Editorial: End of INF Treaty must not lead to another nuclear arms race

The Intermediate-Range Nuclear Forces (INF) Treaty that was concluded between the United States and Russia expired yesterday. The treaty was a groundbreaking agreement that sought to eliminate a specific category of nuclear weapons for the first time in history. The impact of this treaty’s loss will be significant.

U.N. Secretary-General Antonio Guterres expressed deep concern, warning that, with the expiration of the treaty, “the world will lose an invaluable brake on nuclear war.” We believe he is right. The United States and Russia, both nuclear superpowers, hold more than 90 percent of about 14,000 nuclear arms on earth. Without the INF Treaty regime, they may revert to another nuclear arms race.

The international community must immediately develop a framework for reductions in the number of nuclear weapons. Toward this end, the A-bombed city of Hiroshima needs to make fresh appeals for a world without nuclear arms.

The INF Treaty was designed to eliminate ground-based intermediate and shorter-range missiles of 500 to 5,500 kilometers, with or without a nuclear warhead, within three years. It was concluded between the United States and Russia at the end of 1987. Negotiations went on amid rising tensions, when both nations had deployed intermediate-range nuclear missiles in Europe. As the anti-nuclear movement gathered strength in the early 1980s, the slogan “No Euroshima” was heard. Against this backdrop, the INF Treaty was established.

By 1991, both countries had eliminated all 2692 of this category of weapons. This development helped end the Cold War and opened the door to nuclear disarmament.

China’s “uncontrolled military expansion”

In recent years, however, the United States and Russia have been trading accusations, each claiming that the other “has violated the agreement.” Last October, the United States announced that it would withdraw from the treaty. This February, they reaffirmed their intention to abrogate the treaty.

The United States seems to be thinking that they have been taken advantage of by China, which is not bound by the INF Treaty. China has developed new ballistic missiles and cruise missiles one after another to counter the United States with respect to Taiwan or the South China Sea. They now hold more than 2000 missiles, most of which are intermediate and shorter-range missiles that are prohibited by the INF Treaty. The U.S. territory of Guam, Taiwan, and Japan are all within range of Chinese missiles. It is said that some missiles could even be used against U.S. aircraft carriers. The United States apparently felt that China’s ongoing missile development was a case of “uncontrolled military expansion.”

The United States is expected to deploy cruise missiles in Guam and at U.S. military bases in Japan as a countermeasure. If that actually transpires, it will increase the risk of these locations becoming a target of China. The fact that the treaty has expired is a concern to Japan, too.

The nuclear arms race among the United States, Russia, and China must be halted. We are now worried about the Strategic Arms Reduction Treaty (the New START), the only remaining nuclear arms reduction-related treaty between the United States and Russia that limits the number of deployed strategic nuclear warheads and intercontinental ballistic missiles (ICBM) delivery vehicles. It is set to expire in February 2021. How the United States responds to the New START is likely the key to this treaty’s future.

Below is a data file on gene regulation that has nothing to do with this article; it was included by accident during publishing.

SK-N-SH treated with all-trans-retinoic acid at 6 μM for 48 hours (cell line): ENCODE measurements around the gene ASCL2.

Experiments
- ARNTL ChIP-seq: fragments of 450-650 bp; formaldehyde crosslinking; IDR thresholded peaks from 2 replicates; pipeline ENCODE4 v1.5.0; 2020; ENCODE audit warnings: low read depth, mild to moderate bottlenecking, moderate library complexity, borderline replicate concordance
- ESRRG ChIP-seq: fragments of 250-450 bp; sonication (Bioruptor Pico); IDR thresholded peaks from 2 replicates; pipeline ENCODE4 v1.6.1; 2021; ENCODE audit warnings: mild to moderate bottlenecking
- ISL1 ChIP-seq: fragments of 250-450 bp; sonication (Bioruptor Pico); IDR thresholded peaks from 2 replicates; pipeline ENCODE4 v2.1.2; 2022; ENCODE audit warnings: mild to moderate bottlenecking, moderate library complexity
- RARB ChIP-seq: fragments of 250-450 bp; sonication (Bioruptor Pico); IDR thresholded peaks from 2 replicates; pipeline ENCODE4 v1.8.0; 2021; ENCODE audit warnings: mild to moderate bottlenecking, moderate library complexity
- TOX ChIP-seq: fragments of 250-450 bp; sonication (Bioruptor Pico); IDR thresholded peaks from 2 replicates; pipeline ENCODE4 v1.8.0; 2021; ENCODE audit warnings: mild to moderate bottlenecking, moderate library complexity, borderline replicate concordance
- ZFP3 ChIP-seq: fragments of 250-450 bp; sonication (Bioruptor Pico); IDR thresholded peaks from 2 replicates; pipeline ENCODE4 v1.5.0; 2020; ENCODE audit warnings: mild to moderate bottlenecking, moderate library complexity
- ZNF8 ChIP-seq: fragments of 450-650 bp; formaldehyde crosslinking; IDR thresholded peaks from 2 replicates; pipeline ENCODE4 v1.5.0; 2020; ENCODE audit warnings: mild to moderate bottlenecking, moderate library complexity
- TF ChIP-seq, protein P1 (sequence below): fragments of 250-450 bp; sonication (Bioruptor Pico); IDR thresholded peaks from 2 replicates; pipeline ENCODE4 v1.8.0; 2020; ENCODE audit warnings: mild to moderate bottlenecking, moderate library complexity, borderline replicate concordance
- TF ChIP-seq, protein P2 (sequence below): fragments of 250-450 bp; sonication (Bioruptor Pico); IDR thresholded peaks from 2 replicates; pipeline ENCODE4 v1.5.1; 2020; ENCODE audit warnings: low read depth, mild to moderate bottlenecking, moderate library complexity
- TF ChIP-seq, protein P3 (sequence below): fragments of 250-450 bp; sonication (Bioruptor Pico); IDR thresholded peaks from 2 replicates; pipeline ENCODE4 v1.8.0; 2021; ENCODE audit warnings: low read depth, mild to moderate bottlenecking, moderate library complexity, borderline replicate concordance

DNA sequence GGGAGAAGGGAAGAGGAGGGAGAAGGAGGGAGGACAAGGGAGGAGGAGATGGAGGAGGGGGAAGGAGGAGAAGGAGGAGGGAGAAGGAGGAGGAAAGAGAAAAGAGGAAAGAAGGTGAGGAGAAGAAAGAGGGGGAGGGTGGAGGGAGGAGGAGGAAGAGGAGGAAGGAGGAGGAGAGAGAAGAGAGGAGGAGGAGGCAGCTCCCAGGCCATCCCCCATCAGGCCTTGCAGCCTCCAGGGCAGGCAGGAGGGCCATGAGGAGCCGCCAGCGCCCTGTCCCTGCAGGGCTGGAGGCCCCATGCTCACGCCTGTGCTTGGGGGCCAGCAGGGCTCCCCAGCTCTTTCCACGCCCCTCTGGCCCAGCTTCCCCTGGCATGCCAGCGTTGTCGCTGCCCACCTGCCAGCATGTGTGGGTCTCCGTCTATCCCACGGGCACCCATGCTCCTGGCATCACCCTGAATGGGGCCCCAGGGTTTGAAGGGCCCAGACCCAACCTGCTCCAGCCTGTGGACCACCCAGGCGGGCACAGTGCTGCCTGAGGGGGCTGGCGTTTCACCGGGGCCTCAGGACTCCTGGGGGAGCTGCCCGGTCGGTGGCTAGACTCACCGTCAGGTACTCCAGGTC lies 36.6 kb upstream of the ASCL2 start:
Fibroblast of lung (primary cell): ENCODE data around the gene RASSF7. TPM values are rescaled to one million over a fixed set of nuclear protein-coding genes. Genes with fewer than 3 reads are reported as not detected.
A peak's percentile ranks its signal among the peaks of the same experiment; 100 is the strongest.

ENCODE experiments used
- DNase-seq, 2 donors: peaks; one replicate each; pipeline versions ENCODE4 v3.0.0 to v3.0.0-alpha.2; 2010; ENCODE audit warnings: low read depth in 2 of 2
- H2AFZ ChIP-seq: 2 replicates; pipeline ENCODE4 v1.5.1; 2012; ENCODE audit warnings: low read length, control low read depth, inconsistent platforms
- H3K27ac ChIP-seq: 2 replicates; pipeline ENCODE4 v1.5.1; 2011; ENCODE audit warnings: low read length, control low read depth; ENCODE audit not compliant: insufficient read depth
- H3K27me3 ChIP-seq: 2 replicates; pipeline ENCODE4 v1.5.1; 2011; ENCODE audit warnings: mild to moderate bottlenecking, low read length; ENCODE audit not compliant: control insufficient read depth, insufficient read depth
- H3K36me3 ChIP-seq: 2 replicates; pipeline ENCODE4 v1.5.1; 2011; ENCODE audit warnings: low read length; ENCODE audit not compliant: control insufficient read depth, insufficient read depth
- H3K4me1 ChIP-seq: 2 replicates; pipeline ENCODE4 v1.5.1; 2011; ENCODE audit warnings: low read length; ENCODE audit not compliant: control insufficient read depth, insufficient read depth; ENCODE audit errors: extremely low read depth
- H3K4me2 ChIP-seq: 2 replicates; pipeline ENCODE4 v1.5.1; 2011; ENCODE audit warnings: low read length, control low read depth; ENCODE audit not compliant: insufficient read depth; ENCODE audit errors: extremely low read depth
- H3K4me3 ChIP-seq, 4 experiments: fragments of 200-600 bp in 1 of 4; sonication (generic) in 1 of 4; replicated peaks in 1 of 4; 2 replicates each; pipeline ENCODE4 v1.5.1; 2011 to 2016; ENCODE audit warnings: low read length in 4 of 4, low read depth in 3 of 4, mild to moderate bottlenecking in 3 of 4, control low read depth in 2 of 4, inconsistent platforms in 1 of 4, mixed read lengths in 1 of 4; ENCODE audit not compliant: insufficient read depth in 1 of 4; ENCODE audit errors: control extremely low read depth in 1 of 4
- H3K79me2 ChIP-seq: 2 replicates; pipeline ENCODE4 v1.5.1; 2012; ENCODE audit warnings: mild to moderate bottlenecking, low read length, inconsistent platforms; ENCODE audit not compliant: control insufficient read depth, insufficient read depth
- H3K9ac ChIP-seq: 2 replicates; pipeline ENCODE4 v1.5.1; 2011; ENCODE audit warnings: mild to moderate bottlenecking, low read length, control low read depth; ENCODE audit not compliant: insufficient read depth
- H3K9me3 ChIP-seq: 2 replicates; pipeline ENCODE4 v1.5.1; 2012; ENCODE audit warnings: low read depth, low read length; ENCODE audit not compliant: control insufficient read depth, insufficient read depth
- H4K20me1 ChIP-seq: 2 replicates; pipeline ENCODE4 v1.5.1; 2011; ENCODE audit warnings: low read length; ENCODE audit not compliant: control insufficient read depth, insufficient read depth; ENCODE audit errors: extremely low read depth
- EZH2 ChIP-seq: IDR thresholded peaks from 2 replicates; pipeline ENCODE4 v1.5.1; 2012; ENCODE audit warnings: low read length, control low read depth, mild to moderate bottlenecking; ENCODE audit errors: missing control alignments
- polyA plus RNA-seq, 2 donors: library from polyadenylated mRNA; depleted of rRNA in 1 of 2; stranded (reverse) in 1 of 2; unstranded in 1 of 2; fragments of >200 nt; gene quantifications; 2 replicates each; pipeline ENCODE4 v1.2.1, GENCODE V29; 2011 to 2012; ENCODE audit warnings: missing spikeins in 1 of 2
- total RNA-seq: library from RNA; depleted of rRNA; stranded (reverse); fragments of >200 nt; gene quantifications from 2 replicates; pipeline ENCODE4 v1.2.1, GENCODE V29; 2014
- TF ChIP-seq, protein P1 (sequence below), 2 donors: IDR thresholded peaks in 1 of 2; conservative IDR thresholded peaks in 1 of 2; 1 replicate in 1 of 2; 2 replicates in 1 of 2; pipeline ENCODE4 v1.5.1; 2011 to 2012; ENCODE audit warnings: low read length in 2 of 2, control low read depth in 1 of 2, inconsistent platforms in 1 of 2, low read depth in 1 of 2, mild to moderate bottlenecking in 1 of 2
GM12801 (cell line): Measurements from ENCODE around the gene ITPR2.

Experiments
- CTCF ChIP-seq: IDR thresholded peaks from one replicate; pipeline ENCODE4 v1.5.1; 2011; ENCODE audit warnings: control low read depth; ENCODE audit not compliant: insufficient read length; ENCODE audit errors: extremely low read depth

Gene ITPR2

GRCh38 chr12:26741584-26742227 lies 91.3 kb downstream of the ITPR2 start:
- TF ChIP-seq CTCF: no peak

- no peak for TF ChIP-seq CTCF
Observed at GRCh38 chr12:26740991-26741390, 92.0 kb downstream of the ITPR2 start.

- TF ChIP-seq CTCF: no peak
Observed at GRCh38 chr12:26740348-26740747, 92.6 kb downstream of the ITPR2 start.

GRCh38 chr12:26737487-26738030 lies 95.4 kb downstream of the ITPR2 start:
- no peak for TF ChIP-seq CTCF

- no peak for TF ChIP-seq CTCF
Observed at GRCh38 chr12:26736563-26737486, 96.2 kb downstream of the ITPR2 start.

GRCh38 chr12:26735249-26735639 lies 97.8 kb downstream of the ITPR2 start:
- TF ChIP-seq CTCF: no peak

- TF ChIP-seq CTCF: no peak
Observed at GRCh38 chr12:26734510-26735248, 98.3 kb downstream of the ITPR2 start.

Potential use of nuclear weapons on the battlefield

U.S. President Donald Trump has expressed a willingness to establish the “21st century model” of a multilateral disarmament framework. If he is serious about this, the international community would welcome his attempt.

However, the new Nuclear Posture Review released by the Trump administration revealed that the United States plans to proceed with the development of low-yield nuclear weapons which could be used in actual warfare. Under such circumstances, China and Russia won’t be inclined to sit at the negotiating table. And even if the United States presses North Korea to give up its nuclear weapons, its words will not be persuasive.

China denies that it is a threat, contending that its nuclear arsenal is considerably smaller than the two nuclear superpowers. China is also reluctant to impose restrictions on itself by joining arms reduction talks. However, China’s military expansion in recent years has been alarming and must not be ignored.

Article Six of the Nuclear Nonproliferation Treaty (NPT) obliges the United States, Russia, China, the United Kingdom, and France to pursue “sincere negotiations toward nuclear disarmament.” Moreover, the participants, including these five nations, unanimously pledged “an unequivocal undertaking toward the elimination of nuclear weapons" at the NPT Review Conference in 2000.

The Treaty on the Prohibition of Nuclear Weapons must become law

Nevertheless, the nuclear weapon states have broken their promises and neglected sincere negotiations. Their attitude has stirred a strong reaction from countries and civil society that desire a world without nuclear weapons, which led to the establishment of the Treaty on the Prohibition of Nuclear Weapons. The nuclear-armed nations should take to heart this trend in the international community and reflect on their recalcitrance.

The opposition of the nuclear weapon states toward nuclear arms reduction appears deeply rooted. Wouldn’t it be more effective, then, to make all nuclear arms illegal by putting the nuclear weapons ban treaty into effect? If Japan calls itself the A-bombed nation, it should stand on the frontline of the international community as it works to achieve the early entry into force of the nuclear weapons bans treaty. That is the crucial role of the A-bombed nation.

(Originally published on August 3, 2019)